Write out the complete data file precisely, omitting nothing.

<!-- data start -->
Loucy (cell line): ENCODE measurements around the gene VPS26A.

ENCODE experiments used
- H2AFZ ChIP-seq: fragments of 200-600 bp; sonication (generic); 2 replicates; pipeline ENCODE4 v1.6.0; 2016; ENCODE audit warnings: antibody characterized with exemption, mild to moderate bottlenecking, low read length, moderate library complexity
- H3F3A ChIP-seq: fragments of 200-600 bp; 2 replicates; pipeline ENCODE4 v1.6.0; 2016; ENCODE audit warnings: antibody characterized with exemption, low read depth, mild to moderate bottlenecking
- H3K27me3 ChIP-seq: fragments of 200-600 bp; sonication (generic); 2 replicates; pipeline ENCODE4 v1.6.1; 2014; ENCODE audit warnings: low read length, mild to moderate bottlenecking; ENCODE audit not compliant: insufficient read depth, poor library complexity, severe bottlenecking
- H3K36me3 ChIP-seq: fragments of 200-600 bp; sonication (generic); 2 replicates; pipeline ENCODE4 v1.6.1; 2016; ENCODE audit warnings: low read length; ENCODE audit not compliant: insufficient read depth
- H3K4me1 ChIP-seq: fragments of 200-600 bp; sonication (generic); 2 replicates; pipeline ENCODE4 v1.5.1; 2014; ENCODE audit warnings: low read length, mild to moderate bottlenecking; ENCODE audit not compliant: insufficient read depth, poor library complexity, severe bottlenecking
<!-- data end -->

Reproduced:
Loucy (cell line): ENCODE measurements around the gene VPS26A.

ENCODE experiments used
- H2AFZ ChIP-seq: fragments of 200-600 bp; sonication (generic); 2 replicates; pipeline ENCODE4 v1.6.0; 2016; ENCODE audit warnings: antibody characterized with exemption, mild to moderate bottlenecking, low read length, moderate library complexity
- H3F3A ChIP-seq: fragments of 200-600 bp; 2 replicates; pipeline ENCODE4 v1.6.0; 2016; ENCODE audit warnings: antibody characterized with exemption, low read depth, mild to moderate bottlenecking
- H3K27me3 ChIP-seq: fragments of 200-600 bp; sonication (generic); 2 replicates; pipeline ENCODE4 v1.6.1; 2014; ENCODE audit warnings: low read length, mild to moderate bottlenecking; ENCODE audit not compliant: insufficient read depth, poor library complexity, severe bottlenecking
- H3K36me3 ChIP-seq: fragments of 200-600 bp; sonication (generic); 2 replicates; pipeline ENCODE4 v1.6.1; 2016; ENCODE audit warnings: low read length; ENCODE audit not compliant: insufficient read depth
- H3K4me1 ChIP-seq: fragments of 200-600 bp; sonication (generic); 2 replicates; pipeline ENCODE4 v1.5.1; 2014; ENCODE audit warnings: low read length, mild to moderate bottlenecking; ENCODE audit not compliant: insufficient read depth, poor library complexity, severe bottlenecking